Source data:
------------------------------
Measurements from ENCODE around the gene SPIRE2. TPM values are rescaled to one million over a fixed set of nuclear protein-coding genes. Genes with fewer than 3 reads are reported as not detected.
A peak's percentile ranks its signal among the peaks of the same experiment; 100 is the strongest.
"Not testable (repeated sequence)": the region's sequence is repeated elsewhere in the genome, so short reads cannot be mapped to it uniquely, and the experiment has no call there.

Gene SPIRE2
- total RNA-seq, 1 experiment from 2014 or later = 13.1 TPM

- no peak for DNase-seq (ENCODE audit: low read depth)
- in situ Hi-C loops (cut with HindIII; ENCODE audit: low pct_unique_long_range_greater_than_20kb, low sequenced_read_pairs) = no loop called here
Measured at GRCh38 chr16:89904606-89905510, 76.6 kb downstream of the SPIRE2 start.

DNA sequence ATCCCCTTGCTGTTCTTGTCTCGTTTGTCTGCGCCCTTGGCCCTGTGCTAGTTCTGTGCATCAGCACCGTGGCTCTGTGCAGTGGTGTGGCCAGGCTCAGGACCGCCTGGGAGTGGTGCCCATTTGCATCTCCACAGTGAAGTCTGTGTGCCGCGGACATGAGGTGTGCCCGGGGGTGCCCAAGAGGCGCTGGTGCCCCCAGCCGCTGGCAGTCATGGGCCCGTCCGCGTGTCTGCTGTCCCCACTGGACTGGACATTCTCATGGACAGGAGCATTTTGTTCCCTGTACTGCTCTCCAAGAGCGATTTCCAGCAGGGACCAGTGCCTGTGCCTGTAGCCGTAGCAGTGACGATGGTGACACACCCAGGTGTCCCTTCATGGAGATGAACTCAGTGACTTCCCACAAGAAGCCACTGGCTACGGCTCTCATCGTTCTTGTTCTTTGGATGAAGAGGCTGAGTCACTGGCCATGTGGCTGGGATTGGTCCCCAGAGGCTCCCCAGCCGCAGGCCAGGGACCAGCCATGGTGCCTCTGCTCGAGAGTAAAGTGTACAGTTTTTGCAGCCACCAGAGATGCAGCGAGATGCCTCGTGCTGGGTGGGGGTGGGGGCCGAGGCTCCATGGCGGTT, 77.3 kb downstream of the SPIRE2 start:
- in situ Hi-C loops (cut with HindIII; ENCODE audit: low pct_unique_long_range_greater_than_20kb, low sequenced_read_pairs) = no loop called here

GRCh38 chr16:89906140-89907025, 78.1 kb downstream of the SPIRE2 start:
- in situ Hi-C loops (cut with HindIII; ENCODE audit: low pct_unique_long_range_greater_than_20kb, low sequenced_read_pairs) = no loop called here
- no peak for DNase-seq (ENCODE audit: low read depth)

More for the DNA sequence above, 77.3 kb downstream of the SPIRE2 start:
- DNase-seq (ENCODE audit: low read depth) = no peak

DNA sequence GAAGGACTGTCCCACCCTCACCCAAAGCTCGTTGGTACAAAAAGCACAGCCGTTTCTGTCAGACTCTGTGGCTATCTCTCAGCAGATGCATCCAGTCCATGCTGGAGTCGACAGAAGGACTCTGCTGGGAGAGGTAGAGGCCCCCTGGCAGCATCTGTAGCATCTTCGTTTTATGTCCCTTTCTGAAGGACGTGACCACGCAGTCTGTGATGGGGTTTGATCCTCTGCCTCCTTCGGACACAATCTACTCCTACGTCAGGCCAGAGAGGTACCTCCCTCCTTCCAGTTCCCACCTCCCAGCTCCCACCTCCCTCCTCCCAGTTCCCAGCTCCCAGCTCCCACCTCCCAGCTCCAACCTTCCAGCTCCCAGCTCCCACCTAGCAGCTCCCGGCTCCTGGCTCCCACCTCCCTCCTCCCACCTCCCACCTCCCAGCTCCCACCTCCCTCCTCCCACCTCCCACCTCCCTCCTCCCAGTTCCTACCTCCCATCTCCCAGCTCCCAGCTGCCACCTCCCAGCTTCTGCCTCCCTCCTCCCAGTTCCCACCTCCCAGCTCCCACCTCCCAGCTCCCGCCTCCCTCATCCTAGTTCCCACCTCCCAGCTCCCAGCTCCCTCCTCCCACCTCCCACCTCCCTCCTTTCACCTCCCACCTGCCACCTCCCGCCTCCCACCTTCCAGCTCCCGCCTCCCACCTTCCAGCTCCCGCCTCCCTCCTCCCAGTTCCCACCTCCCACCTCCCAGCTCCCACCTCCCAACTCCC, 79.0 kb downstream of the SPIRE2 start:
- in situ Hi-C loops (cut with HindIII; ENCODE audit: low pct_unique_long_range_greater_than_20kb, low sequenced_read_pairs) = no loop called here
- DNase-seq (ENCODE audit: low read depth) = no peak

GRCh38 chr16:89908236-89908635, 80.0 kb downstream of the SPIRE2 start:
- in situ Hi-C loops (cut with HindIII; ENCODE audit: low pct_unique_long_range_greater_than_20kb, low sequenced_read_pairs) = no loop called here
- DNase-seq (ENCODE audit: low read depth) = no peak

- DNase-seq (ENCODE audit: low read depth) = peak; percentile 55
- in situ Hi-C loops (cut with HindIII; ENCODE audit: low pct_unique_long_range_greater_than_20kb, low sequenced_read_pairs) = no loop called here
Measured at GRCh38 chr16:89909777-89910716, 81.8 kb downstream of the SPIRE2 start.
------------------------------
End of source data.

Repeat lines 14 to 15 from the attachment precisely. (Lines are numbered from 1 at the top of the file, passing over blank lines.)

More for the DNA sequence above, 77.3 kb downstream of the SPIRE2 start:
- DNase-seq (ENCODE audit: low read depth) = no peak